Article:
But mostly I was thinking about a nice gin & tonic. I’ve been so fixated on BROKER’S GIN lately that I haven’t given much attention to its competitors. Let’s talk TANQUERAY.

Even older than the venerable BEEFEATER, TANQUERAY SPECIAL DRY GIN dates back to 1830 when son-of-a-clergyman Charles Tanqueray first “traded in the church for the still.” Quadruple-distilled, TANQUERAY boasts a slightly smaller botanical array than many of its competitors: juniper, coriander, angelica and licorice. The result is a snappy, focused gin that makes a distinctive martini while being powerful enough to punch through the tonic in a G&T.

I had no idea (thank you, Internet) that TANQUERAY had merged with GORDON’S in 1898. This upset me a little because GORDON’S really has nothing on TANQUERAY, making the merger a typically cynical bid to cover all bases in a market with variable purchasing power. Don’t get me wrong; I would drink GORDON’S, but not if I could have TANQUERAY, which admittedly I would drink even if you wrung it out of dirty underwear into my mouth.

Which is to say TANQUERAY really is all that. Straight up it conveys pine to the nose, and then delicate juniper and citrus undertones. The distinctiveness of these flavors is the reason TANQUERAY makes such a rad martini, although purity aficionados (and habitual vodka drinkers) would no doubt prefer its cleaner-tasting super-premium sibling TANQUERAY 10. I’d honestly rather have the dirty little original at two-thirds the price—it has more character, and if you truly appreciate gin, character is what it’s all about.

Finally my mum retrieved me from the toybox. She said it was hard to channel my thoughts when I was so unhappy, but that if I ever expressed any further notions about her stringing on an apron to serve my Old Boys dick-stroking gin-drinking club she would %&*#!/$* bury me. OMG!



My Fellow Inebriates,

I need to score some BROKER’S GIN. I just realized my local liquor store no longer carries it—OMG!! I took it for granted; I thought it would always be there. Even when I wasn’t thinking about it, somewhere inside I had the comforting notion that it would be there when I decided it was gin-and-tonic time.

Yes, I did rhapsodize the other day about BEEFEATER, an awesome gin and the definitive choice for juniper fans. I love BEEFEATER, my peeps, but there’s a time and a place for it. BEEFEATER is for lurching around with older relatives at weddings and wakes. It’s great for sipping in a martini while you listen to loud, loud music. It’s fantastic at an airport when it could be 7:00 a.m. or 2:00 p.m. for all you know because you lost your watch in the toilet. I totally love the stuff.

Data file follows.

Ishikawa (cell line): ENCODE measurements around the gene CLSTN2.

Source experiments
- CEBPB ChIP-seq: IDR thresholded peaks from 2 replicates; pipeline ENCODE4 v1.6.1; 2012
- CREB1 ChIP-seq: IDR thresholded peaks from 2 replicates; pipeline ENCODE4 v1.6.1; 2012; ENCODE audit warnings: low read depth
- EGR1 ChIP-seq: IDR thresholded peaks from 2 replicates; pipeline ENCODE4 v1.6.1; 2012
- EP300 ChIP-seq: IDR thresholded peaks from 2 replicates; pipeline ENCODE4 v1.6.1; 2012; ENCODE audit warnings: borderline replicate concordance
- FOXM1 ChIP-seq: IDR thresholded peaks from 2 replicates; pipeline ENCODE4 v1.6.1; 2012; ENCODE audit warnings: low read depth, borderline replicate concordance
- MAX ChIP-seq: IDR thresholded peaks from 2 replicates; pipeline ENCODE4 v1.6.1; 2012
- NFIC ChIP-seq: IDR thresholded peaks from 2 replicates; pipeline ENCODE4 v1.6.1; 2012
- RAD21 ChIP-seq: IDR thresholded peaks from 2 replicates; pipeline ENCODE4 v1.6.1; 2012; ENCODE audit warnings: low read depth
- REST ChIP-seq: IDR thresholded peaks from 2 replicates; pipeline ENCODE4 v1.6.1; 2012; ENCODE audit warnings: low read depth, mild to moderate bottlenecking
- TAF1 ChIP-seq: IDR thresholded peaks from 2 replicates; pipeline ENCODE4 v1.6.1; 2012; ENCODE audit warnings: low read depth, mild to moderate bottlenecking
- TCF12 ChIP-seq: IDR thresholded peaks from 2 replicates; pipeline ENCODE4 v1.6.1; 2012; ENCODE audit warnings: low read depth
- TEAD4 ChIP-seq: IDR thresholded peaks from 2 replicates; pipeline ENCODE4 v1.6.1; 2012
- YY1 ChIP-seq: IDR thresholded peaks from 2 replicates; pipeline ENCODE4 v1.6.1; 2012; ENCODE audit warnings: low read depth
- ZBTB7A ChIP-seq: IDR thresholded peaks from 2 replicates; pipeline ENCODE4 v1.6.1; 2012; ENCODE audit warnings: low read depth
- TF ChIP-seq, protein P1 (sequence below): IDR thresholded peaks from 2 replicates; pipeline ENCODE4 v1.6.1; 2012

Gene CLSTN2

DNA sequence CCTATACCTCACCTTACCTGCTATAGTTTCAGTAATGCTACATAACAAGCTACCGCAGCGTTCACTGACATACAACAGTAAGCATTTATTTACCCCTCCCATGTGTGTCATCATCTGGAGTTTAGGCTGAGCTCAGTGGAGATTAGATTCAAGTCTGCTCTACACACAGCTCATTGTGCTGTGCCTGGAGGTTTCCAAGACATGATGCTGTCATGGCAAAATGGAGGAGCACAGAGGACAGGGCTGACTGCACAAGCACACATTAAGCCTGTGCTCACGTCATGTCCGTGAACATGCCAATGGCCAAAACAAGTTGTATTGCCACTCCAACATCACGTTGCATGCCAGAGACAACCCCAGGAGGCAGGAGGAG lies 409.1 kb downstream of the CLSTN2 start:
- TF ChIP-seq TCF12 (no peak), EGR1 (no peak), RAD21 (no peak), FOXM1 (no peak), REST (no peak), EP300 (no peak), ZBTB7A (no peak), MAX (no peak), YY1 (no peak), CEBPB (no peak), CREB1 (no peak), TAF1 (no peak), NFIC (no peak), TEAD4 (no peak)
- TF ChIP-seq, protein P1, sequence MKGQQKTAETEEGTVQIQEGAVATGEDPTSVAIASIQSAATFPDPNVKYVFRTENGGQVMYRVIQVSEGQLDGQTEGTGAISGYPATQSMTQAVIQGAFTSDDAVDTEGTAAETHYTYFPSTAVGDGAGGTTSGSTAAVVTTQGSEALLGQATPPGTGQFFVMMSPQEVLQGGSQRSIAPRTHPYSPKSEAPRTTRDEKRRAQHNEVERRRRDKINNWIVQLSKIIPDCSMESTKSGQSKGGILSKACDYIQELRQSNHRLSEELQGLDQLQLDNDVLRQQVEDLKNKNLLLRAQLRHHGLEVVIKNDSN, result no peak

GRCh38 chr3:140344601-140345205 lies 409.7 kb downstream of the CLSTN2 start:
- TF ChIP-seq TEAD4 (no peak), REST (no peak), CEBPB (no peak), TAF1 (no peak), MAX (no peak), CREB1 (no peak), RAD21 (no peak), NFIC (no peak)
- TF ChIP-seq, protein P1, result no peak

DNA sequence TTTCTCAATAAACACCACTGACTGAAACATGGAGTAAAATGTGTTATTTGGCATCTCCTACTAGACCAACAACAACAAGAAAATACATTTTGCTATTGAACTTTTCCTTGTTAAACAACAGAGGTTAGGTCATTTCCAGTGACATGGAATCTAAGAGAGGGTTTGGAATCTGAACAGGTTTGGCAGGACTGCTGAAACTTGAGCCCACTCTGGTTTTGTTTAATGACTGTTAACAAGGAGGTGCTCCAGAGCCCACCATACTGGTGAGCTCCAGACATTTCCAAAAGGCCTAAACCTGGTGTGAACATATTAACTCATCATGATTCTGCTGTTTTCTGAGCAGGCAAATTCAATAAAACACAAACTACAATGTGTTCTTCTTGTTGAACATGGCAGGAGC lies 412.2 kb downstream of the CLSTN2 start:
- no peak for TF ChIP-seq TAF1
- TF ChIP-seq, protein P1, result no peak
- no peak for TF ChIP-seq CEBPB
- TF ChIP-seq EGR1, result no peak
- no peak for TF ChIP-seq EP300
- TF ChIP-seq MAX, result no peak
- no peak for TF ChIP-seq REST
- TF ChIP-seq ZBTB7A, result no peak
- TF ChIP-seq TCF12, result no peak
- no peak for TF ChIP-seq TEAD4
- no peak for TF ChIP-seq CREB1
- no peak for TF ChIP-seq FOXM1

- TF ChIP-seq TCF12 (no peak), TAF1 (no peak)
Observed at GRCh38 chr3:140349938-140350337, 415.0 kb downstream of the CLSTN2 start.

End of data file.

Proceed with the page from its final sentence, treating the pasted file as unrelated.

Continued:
But I have to tell you about BROKER’S. Compared to BEEFEATER, it is a cheeky upstart—but an upstart with a mission to create an unapologetically old-fashioned gin bespeaking London and its heritage. Using quadruple distillation, the fourth pass going through a copper pot still, brothers Andy and Martin Dawson combined their solid business acumen, their creativity, and some funny hats in 1998, to create a memorably dry, full-bodied gin.

SO WHY THE HELL CAN’T I FIND IT IN MY LIQUOR STORE ANY MORE? Seriously, I want to ask Andy and Martin what’s going on…why BROKER’S was in my liquor store and isn’t any more. Are they okay? OMG, is BROKER’S okay? Are they still making it? Are they doing great but have cut Canada off? Do they think Canadians are hooligans? OMG!

BROKER’S has captured dozens of international awards for its fresh, dry and slightly floral gin. I know we swill a lot of Molson Canadian here in the Great White North, but there must be animals and humans besides yours truly with a bad-ass jones for this crystal-clear elixir.

Did I mention it was cheap compared to other premium gins? Given the labor-intensive production methods the brothers use to make the stuff, this didn’t even compute when I first bought it, but it didn’t matter, because I had my heavenly gin. Where, oh where, can I get a bottle of BROKER’S? Dear followers, please help me.